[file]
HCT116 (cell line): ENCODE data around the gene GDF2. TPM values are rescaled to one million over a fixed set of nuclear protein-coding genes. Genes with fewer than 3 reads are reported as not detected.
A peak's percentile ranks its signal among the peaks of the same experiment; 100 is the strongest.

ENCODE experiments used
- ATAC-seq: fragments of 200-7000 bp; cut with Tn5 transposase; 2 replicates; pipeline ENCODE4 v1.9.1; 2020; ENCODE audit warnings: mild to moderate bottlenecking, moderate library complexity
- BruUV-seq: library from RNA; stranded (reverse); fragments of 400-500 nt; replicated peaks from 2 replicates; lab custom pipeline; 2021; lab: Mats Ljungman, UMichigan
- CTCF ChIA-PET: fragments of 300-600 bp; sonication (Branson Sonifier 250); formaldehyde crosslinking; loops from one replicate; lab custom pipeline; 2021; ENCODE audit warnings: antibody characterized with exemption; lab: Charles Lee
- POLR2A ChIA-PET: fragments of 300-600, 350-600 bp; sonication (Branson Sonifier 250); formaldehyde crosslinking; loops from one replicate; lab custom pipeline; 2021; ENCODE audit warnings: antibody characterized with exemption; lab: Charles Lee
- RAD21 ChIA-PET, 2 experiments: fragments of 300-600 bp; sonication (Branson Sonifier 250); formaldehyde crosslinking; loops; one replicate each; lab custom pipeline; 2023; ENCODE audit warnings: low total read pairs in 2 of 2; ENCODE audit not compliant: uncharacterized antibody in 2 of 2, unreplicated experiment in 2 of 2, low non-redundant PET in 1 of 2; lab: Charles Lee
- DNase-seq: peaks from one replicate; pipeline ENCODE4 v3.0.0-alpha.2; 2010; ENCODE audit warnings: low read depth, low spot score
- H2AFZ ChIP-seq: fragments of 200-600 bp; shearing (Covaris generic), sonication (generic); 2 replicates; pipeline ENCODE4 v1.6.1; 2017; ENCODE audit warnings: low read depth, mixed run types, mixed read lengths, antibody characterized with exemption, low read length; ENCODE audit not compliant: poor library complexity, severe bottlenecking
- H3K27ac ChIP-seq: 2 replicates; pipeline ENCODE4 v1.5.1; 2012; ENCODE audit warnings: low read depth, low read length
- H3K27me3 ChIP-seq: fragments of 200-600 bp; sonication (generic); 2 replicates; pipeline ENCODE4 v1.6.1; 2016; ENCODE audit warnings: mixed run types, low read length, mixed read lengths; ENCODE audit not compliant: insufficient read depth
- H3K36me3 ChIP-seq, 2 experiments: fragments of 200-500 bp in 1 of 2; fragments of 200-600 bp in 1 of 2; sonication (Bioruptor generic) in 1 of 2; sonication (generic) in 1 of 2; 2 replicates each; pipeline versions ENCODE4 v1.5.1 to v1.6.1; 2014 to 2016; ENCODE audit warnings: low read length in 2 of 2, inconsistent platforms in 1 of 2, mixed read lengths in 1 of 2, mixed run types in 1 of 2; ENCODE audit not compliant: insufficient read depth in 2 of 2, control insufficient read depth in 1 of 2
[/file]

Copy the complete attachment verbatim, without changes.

HCT116 (cell line): ENCODE data around the gene GDF2. TPM values are rescaled to one million over a fixed set of nuclear protein-coding genes. Genes with fewer than 3 reads are reported as not detected.
A peak's percentile ranks its signal among the peaks of the same experiment; 100 is the strongest.

ENCODE experiments used
- ATAC-seq: fragments of 200-7000 bp; cut with Tn5 transposase; 2 replicates; pipeline ENCODE4 v1.9.1; 2020; ENCODE audit warnings: mild to moderate bottlenecking, moderate library complexity
- BruUV-seq: library from RNA; stranded (reverse); fragments of 400-500 nt; replicated peaks from 2 replicates; lab custom pipeline; 2021; lab: Mats Ljungman, UMichigan
- CTCF ChIA-PET: fragments of 300-600 bp; sonication (Branson Sonifier 250); formaldehyde crosslinking; loops from one replicate; lab custom pipeline; 2021; ENCODE audit warnings: antibody characterized with exemption; lab: Charles Lee
- POLR2A ChIA-PET: fragments of 300-600, 350-600 bp; sonication (Branson Sonifier 250); formaldehyde crosslinking; loops from one replicate; lab custom pipeline; 2021; ENCODE audit warnings: antibody characterized with exemption; lab: Charles Lee
- RAD21 ChIA-PET, 2 experiments: fragments of 300-600 bp; sonication (Branson Sonifier 250); formaldehyde crosslinking; loops; one replicate each; lab custom pipeline; 2023; ENCODE audit warnings: low total read pairs in 2 of 2; ENCODE audit not compliant: uncharacterized antibody in 2 of 2, unreplicated experiment in 2 of 2, low non-redundant PET in 1 of 2; lab: Charles Lee
- DNase-seq: peaks from one replicate; pipeline ENCODE4 v3.0.0-alpha.2; 2010; ENCODE audit warnings: low read depth, low spot score
- H2AFZ ChIP-seq: fragments of 200-600 bp; shearing (Covaris generic), sonication (generic); 2 replicates; pipeline ENCODE4 v1.6.1; 2017; ENCODE audit warnings: low read depth, mixed run types, mixed read lengths, antibody characterized with exemption, low read length; ENCODE audit not compliant: poor library complexity, severe bottlenecking
- H3K27ac ChIP-seq: 2 replicates; pipeline ENCODE4 v1.5.1; 2012; ENCODE audit warnings: low read depth, low read length
- H3K27me3 ChIP-seq: fragments of 200-600 bp; sonication (generic); 2 replicates; pipeline ENCODE4 v1.6.1; 2016; ENCODE audit warnings: mixed run types, low read length, mixed read lengths; ENCODE audit not compliant: insufficient read depth
- H3K36me3 ChIP-seq, 2 experiments: fragments of 200-500 bp in 1 of 2; fragments of 200-600 bp in 1 of 2; sonication (Bioruptor generic) in 1 of 2; sonication (generic) in 1 of 2; 2 replicates each; pipeline versions ENCODE4 v1.5.1 to v1.6.1; 2014 to 2016; ENCODE audit warnings: low read length in 2 of 2, inconsistent platforms in 1 of 2, mixed read lengths in 1 of 2, mixed run types in 1 of 2; ENCODE audit not compliant: insufficient read depth in 2 of 2, control insufficient read depth in 1 of 2